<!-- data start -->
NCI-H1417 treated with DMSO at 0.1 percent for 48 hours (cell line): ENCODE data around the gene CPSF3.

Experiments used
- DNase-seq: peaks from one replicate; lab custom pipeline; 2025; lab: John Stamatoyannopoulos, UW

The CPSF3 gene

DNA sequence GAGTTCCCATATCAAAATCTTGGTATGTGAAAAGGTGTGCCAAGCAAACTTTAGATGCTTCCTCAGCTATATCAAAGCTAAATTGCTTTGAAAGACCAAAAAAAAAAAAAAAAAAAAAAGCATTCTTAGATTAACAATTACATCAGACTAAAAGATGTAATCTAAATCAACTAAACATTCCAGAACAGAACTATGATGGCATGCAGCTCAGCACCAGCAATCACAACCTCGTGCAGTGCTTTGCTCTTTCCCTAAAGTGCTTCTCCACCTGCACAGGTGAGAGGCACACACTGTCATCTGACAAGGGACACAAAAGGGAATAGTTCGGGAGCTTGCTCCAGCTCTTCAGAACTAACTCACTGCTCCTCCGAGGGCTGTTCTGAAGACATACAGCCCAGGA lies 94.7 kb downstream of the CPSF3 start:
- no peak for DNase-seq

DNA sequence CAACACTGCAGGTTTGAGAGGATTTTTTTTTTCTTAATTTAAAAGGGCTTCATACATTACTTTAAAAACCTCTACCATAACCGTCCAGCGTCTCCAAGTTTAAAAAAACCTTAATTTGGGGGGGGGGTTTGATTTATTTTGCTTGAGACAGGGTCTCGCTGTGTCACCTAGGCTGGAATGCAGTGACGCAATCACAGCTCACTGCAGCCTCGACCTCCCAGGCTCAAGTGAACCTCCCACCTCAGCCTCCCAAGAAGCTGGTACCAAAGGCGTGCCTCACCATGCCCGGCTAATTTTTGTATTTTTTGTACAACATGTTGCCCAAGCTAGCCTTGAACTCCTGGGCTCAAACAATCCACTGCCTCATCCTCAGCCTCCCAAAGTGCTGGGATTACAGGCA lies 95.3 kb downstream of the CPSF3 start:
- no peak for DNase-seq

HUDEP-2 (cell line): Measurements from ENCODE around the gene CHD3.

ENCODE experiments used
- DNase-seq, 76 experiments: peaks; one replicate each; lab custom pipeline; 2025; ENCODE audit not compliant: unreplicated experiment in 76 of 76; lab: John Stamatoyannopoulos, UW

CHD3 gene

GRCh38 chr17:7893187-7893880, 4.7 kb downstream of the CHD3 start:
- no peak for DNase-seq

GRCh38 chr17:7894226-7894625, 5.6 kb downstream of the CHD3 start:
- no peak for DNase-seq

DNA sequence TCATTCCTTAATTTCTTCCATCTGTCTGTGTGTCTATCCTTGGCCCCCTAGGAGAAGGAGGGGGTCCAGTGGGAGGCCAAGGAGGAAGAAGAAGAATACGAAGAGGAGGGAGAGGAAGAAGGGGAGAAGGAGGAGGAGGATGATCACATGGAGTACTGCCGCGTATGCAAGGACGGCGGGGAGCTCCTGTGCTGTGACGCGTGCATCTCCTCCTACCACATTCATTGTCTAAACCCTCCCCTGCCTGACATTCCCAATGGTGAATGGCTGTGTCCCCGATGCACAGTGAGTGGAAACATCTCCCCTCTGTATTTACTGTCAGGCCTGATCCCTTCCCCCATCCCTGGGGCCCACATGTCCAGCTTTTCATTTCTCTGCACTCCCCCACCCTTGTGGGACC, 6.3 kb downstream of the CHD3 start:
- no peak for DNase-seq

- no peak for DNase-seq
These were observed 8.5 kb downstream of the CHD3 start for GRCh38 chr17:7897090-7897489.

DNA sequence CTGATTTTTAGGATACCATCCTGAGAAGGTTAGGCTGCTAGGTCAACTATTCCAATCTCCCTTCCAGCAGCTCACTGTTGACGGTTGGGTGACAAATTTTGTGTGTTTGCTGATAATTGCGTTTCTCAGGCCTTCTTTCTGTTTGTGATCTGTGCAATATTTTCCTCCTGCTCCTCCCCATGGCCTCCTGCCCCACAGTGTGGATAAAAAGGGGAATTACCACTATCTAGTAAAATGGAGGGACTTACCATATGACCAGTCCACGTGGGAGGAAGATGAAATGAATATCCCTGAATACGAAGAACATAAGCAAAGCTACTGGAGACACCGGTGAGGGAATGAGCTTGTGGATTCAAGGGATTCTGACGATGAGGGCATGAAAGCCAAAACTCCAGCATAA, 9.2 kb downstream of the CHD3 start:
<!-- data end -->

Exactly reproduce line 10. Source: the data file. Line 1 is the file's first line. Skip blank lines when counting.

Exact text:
ENCODE experiments used